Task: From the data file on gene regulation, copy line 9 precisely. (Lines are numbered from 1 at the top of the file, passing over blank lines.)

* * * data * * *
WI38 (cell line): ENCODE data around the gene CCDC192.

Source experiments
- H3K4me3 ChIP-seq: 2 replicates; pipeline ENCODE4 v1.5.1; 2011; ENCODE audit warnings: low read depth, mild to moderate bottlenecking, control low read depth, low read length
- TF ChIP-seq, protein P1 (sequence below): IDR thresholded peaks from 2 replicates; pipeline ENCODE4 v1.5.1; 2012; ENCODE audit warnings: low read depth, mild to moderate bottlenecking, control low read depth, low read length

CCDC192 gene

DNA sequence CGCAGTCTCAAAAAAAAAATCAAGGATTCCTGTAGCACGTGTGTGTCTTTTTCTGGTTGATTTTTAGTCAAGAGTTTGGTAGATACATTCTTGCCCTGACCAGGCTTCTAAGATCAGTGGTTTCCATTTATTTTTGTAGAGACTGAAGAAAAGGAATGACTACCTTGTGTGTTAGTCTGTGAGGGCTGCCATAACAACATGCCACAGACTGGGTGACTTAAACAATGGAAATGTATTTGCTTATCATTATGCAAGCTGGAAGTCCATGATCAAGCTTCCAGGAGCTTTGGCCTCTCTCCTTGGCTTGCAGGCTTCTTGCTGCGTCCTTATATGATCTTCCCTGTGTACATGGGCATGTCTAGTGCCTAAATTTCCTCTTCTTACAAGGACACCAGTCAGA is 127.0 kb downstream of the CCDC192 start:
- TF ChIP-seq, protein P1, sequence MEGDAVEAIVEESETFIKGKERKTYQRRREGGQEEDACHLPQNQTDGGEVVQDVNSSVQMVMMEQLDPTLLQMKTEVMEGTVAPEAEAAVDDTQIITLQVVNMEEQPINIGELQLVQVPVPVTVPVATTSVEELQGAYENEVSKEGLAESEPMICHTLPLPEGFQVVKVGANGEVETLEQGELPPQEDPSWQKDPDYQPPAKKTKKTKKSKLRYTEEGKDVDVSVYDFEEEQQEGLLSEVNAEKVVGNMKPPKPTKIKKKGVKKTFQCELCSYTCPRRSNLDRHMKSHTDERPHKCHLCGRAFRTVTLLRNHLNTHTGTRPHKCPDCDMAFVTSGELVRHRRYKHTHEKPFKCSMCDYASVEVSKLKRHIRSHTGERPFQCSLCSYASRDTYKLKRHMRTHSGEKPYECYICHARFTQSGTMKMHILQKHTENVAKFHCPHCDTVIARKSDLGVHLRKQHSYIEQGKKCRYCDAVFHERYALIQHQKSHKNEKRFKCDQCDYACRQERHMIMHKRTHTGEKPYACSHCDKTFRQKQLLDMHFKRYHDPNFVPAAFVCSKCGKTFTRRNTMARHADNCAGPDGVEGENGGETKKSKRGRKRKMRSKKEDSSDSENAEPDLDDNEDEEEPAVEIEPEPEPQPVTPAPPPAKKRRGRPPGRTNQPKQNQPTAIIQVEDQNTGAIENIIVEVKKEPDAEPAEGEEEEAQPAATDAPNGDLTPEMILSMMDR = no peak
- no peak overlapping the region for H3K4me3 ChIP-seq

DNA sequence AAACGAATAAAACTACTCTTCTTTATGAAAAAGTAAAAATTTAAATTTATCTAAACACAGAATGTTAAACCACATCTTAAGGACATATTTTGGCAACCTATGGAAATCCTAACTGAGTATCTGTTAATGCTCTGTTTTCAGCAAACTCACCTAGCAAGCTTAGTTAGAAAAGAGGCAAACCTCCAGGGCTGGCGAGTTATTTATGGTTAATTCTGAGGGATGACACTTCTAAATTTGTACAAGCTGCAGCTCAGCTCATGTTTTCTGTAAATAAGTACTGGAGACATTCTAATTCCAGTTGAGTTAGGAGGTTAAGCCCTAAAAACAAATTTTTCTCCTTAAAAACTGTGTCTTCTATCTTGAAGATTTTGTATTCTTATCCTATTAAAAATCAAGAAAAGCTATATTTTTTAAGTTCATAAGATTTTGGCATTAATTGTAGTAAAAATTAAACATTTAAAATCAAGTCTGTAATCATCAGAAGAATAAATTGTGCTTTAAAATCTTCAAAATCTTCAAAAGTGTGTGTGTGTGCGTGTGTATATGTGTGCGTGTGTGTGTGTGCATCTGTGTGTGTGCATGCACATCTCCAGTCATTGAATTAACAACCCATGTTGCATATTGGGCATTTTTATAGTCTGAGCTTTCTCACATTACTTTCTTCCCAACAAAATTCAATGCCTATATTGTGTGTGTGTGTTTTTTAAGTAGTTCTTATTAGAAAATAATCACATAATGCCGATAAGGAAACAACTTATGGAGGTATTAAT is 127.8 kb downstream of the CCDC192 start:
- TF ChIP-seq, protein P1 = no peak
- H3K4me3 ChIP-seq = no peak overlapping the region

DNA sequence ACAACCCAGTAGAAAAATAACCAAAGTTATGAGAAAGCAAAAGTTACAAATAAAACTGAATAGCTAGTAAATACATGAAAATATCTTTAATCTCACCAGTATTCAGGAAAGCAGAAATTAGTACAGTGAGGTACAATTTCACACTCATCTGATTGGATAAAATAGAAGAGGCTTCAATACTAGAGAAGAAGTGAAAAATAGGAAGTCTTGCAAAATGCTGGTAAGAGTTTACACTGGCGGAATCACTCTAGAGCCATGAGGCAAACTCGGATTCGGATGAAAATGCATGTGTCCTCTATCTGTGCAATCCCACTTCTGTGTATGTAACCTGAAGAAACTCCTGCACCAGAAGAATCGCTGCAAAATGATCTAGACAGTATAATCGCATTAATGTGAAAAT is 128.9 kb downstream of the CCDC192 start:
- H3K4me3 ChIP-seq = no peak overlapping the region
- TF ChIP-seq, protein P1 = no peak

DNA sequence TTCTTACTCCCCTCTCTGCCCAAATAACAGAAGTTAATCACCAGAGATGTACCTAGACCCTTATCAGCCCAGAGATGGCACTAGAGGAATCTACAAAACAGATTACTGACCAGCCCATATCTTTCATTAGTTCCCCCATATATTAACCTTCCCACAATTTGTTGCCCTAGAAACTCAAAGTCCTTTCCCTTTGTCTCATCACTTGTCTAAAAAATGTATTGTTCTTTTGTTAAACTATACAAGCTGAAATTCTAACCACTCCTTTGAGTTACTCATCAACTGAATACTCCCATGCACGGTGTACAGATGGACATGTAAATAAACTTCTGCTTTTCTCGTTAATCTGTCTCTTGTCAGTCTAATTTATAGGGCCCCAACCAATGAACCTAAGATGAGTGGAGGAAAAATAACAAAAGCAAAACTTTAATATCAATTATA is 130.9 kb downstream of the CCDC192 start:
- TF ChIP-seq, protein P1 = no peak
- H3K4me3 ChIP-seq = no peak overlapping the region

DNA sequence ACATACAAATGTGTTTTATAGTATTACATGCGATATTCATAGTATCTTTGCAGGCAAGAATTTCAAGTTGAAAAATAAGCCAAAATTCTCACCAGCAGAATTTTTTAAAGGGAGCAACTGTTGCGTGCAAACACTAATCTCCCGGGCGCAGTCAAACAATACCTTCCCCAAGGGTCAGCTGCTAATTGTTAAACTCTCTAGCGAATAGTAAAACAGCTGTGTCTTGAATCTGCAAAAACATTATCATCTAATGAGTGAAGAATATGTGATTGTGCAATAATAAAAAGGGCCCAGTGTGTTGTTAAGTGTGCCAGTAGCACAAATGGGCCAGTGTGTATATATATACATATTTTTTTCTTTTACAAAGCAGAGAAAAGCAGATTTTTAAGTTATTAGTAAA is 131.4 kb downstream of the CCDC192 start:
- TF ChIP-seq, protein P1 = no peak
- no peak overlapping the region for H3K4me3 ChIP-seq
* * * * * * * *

DNA sequence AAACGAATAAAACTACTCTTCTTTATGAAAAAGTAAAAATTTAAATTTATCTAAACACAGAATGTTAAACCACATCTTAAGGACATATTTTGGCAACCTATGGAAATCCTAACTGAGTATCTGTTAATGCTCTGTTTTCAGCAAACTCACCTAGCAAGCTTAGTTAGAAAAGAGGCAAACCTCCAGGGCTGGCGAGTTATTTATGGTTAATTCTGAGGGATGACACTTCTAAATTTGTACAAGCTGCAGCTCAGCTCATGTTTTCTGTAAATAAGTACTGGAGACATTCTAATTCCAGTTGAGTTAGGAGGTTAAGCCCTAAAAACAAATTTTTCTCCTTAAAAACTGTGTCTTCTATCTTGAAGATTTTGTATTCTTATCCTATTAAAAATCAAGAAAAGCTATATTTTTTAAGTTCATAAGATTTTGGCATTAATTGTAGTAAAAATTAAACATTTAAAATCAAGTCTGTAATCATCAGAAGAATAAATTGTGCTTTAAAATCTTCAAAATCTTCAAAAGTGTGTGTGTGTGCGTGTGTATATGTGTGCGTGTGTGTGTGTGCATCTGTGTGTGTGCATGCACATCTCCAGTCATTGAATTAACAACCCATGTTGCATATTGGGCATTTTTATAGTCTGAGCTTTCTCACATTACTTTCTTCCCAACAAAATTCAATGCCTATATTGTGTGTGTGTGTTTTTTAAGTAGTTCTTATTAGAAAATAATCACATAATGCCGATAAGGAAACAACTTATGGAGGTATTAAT is 127.8 kb downstream of the CCDC192 start: